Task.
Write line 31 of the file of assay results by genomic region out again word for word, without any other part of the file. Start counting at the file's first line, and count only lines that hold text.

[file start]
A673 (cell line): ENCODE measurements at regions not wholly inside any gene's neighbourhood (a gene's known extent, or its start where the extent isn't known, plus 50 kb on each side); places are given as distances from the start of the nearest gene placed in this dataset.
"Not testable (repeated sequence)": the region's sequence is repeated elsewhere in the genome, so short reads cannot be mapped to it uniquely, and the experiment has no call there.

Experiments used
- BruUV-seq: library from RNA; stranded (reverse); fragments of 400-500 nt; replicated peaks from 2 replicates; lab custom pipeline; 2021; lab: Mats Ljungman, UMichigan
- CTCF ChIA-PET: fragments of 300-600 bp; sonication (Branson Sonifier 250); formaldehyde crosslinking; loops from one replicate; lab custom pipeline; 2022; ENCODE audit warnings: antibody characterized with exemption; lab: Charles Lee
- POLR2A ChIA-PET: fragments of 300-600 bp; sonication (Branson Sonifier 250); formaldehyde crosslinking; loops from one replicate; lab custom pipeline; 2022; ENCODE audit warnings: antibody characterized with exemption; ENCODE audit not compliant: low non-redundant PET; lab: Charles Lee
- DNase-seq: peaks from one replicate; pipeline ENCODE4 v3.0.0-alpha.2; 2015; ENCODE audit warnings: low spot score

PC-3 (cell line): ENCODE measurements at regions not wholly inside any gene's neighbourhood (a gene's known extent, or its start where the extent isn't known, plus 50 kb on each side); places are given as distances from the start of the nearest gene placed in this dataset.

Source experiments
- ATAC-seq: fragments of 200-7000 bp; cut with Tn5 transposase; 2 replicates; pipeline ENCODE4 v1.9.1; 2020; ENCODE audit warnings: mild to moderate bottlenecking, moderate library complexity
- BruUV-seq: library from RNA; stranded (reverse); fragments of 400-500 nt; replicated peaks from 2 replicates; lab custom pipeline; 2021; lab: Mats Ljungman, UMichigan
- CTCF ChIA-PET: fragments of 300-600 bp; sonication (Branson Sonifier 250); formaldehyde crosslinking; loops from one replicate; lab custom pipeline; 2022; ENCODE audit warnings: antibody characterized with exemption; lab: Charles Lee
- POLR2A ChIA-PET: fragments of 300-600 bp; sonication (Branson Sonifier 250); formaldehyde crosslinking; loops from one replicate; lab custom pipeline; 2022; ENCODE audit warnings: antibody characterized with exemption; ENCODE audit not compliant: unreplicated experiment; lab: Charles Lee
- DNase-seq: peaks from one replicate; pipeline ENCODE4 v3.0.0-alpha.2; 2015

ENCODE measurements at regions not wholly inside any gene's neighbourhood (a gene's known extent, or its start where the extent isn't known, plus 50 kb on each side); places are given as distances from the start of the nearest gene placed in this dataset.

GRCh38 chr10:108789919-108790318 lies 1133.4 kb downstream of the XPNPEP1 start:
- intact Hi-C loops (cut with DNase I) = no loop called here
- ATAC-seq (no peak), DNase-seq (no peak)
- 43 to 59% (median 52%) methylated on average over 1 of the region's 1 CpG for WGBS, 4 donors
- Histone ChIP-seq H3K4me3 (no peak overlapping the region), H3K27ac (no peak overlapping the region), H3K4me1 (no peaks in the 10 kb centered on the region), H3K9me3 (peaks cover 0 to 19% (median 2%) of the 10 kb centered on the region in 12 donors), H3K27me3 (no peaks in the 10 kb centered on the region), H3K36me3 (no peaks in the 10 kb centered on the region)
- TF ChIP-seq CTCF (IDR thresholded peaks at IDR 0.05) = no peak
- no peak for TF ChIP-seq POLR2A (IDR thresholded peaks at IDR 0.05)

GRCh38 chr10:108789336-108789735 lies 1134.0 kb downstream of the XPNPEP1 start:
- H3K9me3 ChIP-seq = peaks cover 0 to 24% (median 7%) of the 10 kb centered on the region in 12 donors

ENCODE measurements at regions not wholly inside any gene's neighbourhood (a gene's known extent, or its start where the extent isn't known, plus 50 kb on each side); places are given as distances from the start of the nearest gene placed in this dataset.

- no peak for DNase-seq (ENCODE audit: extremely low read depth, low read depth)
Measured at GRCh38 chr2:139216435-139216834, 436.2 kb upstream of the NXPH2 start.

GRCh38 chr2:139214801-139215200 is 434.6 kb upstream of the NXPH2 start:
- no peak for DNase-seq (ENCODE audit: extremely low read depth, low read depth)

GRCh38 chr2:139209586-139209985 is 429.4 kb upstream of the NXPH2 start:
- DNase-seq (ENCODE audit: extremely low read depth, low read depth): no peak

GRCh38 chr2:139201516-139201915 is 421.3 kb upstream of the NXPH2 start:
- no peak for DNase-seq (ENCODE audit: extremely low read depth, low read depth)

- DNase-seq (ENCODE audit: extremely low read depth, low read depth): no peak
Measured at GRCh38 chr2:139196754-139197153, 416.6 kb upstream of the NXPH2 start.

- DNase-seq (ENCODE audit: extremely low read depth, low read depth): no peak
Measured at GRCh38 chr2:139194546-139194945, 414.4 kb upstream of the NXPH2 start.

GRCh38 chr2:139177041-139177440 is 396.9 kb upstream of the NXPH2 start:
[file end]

- DNase-seq (ENCODE audit: extremely low read depth, low read depth): no peak